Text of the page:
Okay, NOW we’re ready to roll. Right, Milton?
“Before the stamper is ready to use, it receives a nickel plating and then another coat, this time of hard, gleaming chromium, to give it resistance enough to last through many pressings!”
All this to press a goddamn shellac record that will break the first time you drop it, right?
“The matrix is washed once more, and now with other stampers, it will soon be ready to press the finished records. For still greater strength, the completed matrix is soldered to a rigid backing. For perfect contact with the hot backing, the stamper is heated with flame, protected with a chemically neutral blanket and pressed evenly into the hot solder.”
OK, good. NOW we’re ready to press some records, right?
“When the gleaming disc is removed from the press, it is ready for the next operation: the centering of the hole around which the finished record will revolve.”
Oh, yeah…forgot about the hole. Sorry ‘bout that,
“This delicate mechanism centers the hole with meticulous precision, and is checked by magnification. Looking through the magnifier, I saw the rotating grooves of the music itself, caught on the record.”
Well, good for you, Miltie.
“The technician checks again, then drills the hole with perfect accuracy on dead center.”
So why were so many RCA records pressed off-center? Was the meticulous precision-checker overtired or drunk?
“Now the stamper is given a last washing (ANOTHER one??) so that no speck of dust could make even the tiniest mark that would create the smallest false sound. On this revolving cleaning machine, I saw the disc receive its final polishing.”
OK, so NOW we’re READY TO MAKE RECORDS, right, right???? Right????
NO! “Before going to the actual pressing of records, I was shown the mixing of the materials that go into the disc you hear at home: ingredients gathered from the farthest corners of the earth! The materials are processed in one of the largest and most intricate machines I have ever seen: the Banbury Machine, three stories tall!”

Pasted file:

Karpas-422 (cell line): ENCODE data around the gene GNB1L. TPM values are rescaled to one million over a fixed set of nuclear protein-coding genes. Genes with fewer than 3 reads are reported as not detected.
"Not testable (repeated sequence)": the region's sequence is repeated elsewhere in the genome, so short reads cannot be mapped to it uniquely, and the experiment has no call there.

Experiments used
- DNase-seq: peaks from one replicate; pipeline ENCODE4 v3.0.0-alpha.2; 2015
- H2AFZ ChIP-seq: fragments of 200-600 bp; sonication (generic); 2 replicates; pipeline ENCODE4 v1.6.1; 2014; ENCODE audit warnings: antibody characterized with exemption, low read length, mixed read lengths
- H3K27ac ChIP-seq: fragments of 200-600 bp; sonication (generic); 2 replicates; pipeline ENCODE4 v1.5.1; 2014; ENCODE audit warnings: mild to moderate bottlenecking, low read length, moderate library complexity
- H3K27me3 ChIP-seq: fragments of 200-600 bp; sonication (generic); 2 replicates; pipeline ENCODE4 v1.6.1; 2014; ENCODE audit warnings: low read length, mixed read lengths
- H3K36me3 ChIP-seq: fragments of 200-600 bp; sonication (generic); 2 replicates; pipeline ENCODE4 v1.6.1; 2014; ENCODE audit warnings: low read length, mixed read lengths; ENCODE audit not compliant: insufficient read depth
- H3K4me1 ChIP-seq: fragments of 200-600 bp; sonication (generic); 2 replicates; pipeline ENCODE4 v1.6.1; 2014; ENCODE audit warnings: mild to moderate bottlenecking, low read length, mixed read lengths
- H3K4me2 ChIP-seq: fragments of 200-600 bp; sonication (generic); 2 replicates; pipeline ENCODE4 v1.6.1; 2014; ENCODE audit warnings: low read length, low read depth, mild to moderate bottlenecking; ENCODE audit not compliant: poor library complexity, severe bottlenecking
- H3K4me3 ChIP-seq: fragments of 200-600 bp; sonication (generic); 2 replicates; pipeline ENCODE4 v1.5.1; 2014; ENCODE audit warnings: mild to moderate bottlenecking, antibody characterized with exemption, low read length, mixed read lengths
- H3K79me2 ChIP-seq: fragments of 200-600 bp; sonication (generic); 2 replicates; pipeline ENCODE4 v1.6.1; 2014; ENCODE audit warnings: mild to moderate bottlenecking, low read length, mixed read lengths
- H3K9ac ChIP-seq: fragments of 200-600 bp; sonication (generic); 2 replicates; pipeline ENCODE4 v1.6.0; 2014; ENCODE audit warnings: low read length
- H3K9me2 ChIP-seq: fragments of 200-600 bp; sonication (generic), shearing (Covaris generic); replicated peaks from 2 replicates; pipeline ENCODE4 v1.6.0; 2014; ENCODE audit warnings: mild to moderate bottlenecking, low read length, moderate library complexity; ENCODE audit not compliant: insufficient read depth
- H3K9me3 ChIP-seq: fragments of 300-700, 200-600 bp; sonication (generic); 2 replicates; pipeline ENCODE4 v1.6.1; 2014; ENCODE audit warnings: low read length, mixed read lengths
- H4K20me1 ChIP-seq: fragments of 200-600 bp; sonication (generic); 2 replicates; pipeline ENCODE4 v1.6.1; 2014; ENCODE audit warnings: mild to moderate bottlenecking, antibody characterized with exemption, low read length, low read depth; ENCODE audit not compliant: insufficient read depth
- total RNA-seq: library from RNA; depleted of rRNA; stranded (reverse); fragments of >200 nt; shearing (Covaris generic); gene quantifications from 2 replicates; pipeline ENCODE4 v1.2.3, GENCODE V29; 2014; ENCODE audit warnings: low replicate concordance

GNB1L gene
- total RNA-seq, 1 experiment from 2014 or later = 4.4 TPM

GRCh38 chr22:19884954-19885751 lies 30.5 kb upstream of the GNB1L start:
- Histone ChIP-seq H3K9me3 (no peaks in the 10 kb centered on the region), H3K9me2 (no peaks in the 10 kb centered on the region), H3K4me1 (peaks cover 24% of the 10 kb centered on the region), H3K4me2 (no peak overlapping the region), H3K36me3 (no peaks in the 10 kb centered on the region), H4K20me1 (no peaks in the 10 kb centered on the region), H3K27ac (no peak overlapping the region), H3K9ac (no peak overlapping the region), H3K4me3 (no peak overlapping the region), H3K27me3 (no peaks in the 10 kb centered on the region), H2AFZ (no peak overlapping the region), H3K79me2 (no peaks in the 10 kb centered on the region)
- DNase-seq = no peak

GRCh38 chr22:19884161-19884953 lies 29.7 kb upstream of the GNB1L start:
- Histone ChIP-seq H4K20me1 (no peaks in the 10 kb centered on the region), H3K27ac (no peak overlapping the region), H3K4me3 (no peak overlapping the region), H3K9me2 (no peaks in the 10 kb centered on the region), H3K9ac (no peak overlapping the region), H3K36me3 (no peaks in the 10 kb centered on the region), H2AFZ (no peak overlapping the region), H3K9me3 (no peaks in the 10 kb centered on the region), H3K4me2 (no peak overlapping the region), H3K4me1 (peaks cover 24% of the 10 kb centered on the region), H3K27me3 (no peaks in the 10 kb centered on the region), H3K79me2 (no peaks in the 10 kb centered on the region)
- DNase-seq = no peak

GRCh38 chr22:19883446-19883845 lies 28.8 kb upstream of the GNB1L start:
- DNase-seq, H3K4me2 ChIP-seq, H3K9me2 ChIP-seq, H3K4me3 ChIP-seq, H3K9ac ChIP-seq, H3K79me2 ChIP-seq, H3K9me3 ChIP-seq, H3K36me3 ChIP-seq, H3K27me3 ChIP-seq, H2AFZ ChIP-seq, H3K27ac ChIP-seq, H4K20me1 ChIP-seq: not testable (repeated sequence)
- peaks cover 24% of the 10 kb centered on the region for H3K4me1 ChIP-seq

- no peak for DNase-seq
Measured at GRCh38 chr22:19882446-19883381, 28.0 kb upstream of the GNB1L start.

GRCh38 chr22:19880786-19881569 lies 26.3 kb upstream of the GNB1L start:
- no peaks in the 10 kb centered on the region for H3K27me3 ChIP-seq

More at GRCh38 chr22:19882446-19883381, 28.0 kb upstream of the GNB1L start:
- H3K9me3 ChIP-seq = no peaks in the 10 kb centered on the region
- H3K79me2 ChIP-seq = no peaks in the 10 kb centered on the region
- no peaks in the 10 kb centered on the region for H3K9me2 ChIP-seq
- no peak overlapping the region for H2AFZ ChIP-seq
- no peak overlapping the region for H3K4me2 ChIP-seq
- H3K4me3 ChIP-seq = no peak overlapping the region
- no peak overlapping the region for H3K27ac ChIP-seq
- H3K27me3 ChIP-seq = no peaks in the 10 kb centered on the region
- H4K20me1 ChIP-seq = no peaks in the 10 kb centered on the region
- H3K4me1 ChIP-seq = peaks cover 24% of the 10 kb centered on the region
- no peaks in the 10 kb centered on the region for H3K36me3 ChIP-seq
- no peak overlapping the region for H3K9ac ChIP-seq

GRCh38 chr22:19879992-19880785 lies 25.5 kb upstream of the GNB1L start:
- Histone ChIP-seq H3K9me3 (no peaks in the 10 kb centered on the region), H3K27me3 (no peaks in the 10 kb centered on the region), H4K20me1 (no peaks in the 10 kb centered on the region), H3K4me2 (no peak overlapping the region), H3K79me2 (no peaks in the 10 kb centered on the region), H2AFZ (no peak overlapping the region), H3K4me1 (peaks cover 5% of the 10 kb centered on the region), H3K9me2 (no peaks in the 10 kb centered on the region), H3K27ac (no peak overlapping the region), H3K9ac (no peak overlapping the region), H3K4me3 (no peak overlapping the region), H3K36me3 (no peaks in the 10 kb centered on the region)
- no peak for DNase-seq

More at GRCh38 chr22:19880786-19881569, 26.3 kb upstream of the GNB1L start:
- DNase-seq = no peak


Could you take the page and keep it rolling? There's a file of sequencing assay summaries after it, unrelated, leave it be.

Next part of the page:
HOLY CRAP! IT’S THE BANBURY MACHINE! RUN FOR YOUR LIVES!!!
“One ingredient is the finest shellac obtainable, which is brought from India. [You shoulda started using vinyl earlier, you jerks.] Another resin ingredient is from the East Indies and, like the shellac, is ground into fine powder before mixing. Eighteen other ingredients gathered from distant places are carefully and accurately weighed in to ensure the most exact proportions to make a correct final mixture. All the ingredients are finely ground and poured into the mixer to be combined under heat with the powdered shellac, which is sucked through the machine by a vacuum pipe.”
Remember: all this to make fragile records that cracked and broke just by blowing air on them the wrong way.
“Now all is ready, and the Banbury Mixer rolls!”
Roll on, O Banbury, roll on!
“Inside this huge machine, three stories tall, the mixture is heated to the melting point, whipped and stirred and beaten until it is thoroughly mixed to a dough-like consistency. The hot mixture falls out on great rollers, where it is heated and rolled into a long, flat sheet. As it comes out of the machine, circular knives cut it into pieces called biscuits, each the right size to make one record.”
10-inch or 12-inch?
“The biscuit, cooled for easy handling, come off the belt in neat little piles, but before they are used for actual pressing they must be heated again on steam tables.
“Then I saw a record pressed.” At long last! Yes! THANK YOU, JESUS!
“First, steam is shot through the machine. Then cool water runs through to cool the record. Two stampers are used in the machine at the same time to press both sides of the record.”
Wonder what was on the other side? “Take Me Back to My Boots and Saddle” played by Larry Adler on the harmonica?
“The labels are placed into the stamper, I learned, and thus pressed into the record, not just pasted on.”
Oh, so THAT’S why they were so goddamn hard to remove!
“Eventually comes a listening test, where the record is played for expert ears.”
Well, not expert enough if they let all those dead-sounding Toscanini records get through.
Anyway, that was a LOT more steps than I thought they used and way too much information.
And at the end of the film, we see what RCA apparently felt was the Typical American Family on a Sunday afternoon. Dad sitting on the sofa, reading a book; Mom in an easy chair, reading a Popular Magazine. In between them, Daughter moves towards a low shelf under the phonograph and selects a record…yup, you guessed it…the very record we saw being recorded. Now, the daughter looks to be a good 11 or 12 years old, clearly old enough to put a record on by herself, but no! She gives the record to Mom and makes her get out of her easy chair to put it on. Daughter smiles; Mother gazes at the phonograph with a serious look of concentration on her face; Father puts down his book and, as Daughter smilingly goes to sit down next to him, he looks up at the ceiling, apparently imagining that both God and Johann Strauss have paid him a miraculous visitation on this fine Sunday afternoon.
All hail the Banbury Machine!!
—© 2019 Lynn René Bayley